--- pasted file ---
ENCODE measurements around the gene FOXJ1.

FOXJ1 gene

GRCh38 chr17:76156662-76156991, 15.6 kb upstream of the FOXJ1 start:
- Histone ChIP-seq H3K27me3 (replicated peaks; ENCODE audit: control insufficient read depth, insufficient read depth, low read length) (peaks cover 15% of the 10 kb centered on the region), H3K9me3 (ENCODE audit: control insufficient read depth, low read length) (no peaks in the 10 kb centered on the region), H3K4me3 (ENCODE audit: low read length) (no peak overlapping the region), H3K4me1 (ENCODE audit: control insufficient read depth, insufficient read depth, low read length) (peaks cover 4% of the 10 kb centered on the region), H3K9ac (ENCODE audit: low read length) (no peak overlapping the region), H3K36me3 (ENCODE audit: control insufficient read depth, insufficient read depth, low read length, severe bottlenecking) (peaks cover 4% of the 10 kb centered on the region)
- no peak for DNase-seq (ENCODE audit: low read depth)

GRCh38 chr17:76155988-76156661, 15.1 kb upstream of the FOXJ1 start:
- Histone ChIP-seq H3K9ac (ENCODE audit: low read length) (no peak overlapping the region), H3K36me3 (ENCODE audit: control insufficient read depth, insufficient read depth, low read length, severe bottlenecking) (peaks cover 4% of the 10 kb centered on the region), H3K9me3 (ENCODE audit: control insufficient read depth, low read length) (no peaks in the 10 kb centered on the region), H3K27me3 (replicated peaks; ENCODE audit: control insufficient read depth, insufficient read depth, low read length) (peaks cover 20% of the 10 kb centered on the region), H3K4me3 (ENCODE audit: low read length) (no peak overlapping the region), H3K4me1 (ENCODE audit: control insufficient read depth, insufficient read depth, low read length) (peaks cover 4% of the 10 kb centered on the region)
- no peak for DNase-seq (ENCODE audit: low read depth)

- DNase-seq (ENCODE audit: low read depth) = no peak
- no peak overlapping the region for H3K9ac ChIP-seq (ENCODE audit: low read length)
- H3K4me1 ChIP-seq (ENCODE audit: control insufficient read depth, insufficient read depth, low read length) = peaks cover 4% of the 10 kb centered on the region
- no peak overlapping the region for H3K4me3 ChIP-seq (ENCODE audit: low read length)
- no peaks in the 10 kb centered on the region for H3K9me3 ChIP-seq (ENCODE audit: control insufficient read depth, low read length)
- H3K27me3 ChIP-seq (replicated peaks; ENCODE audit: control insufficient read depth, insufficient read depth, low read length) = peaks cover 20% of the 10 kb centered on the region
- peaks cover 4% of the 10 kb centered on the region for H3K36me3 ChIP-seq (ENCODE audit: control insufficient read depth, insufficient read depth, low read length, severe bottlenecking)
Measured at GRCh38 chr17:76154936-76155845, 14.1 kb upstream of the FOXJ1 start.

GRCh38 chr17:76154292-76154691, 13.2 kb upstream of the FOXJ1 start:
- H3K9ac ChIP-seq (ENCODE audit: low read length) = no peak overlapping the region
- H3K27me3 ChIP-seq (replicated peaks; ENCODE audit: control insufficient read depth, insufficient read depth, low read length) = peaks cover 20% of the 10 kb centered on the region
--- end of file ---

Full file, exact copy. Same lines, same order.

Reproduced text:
ENCODE measurements around the gene FOXJ1.

FOXJ1 gene

GRCh38 chr17:76156662-76156991, 15.6 kb upstream of the FOXJ1 start:
- Histone ChIP-seq H3K27me3 (replicated peaks; ENCODE audit: control insufficient read depth, insufficient read depth, low read length) (peaks cover 15% of the 10 kb centered on the region), H3K9me3 (ENCODE audit: control insufficient read depth, low read length) (no peaks in the 10 kb centered on the region), H3K4me3 (ENCODE audit: low read length) (no peak overlapping the region), H3K4me1 (ENCODE audit: control insufficient read depth, insufficient read depth, low read length) (peaks cover 4% of the 10 kb centered on the region), H3K9ac (ENCODE audit: low read length) (no peak overlapping the region), H3K36me3 (ENCODE audit: control insufficient read depth, insufficient read depth, low read length, severe bottlenecking) (peaks cover 4% of the 10 kb centered on the region)
- no peak for DNase-seq (ENCODE audit: low read depth)

GRCh38 chr17:76155988-76156661, 15.1 kb upstream of the FOXJ1 start:
- Histone ChIP-seq H3K9ac (ENCODE audit: low read length) (no peak overlapping the region), H3K36me3 (ENCODE audit: control insufficient read depth, insufficient read depth, low read length, severe bottlenecking) (peaks cover 4% of the 10 kb centered on the region), H3K9me3 (ENCODE audit: control insufficient read depth, low read length) (no peaks in the 10 kb centered on the region), H3K27me3 (replicated peaks; ENCODE audit: control insufficient read depth, insufficient read depth, low read length) (peaks cover 20% of the 10 kb centered on the region), H3K4me3 (ENCODE audit: low read length) (no peak overlapping the region), H3K4me1 (ENCODE audit: control insufficient read depth, insufficient read depth, low read length) (peaks cover 4% of the 10 kb centered on the region)
- no peak for DNase-seq (ENCODE audit: low read depth)

- DNase-seq (ENCODE audit: low read depth) = no peak
- no peak overlapping the region for H3K9ac ChIP-seq (ENCODE audit: low read length)
- H3K4me1 ChIP-seq (ENCODE audit: control insufficient read depth, insufficient read depth, low read length) = peaks cover 4% of the 10 kb centered on the region
- no peak overlapping the region for H3K4me3 ChIP-seq (ENCODE audit: low read length)
- no peaks in the 10 kb centered on the region for H3K9me3 ChIP-seq (ENCODE audit: control insufficient read depth, low read length)
- H3K27me3 ChIP-seq (replicated peaks; ENCODE audit: control insufficient read depth, insufficient read depth, low read length) = peaks cover 20% of the 10 kb centered on the region
- peaks cover 4% of the 10 kb centered on the region for H3K36me3 ChIP-seq (ENCODE audit: control insufficient read depth, insufficient read depth, low read length, severe bottlenecking)
Measured at GRCh38 chr17:76154936-76155845, 14.1 kb upstream of the FOXJ1 start.

GRCh38 chr17:76154292-76154691, 13.2 kb upstream of the FOXJ1 start:
- H3K9ac ChIP-seq (ENCODE audit: low read length) = no peak overlapping the region
- H3K27me3 ChIP-seq (replicated peaks; ENCODE audit: control insufficient read depth, insufficient read depth, low read length) = peaks cover 20% of the 10 kb centered on the region